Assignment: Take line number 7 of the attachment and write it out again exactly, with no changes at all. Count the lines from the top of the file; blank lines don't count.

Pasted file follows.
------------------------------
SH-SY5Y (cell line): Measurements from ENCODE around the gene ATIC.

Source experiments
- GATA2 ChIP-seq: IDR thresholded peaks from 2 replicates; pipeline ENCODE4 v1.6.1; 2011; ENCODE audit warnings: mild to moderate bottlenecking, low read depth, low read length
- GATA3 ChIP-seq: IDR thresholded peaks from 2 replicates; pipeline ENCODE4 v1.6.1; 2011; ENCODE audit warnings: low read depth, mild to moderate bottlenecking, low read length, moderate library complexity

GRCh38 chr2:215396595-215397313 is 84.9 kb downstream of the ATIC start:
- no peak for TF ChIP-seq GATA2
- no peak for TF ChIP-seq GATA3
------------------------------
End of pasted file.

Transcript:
- no peak for TF ChIP-seq GATA3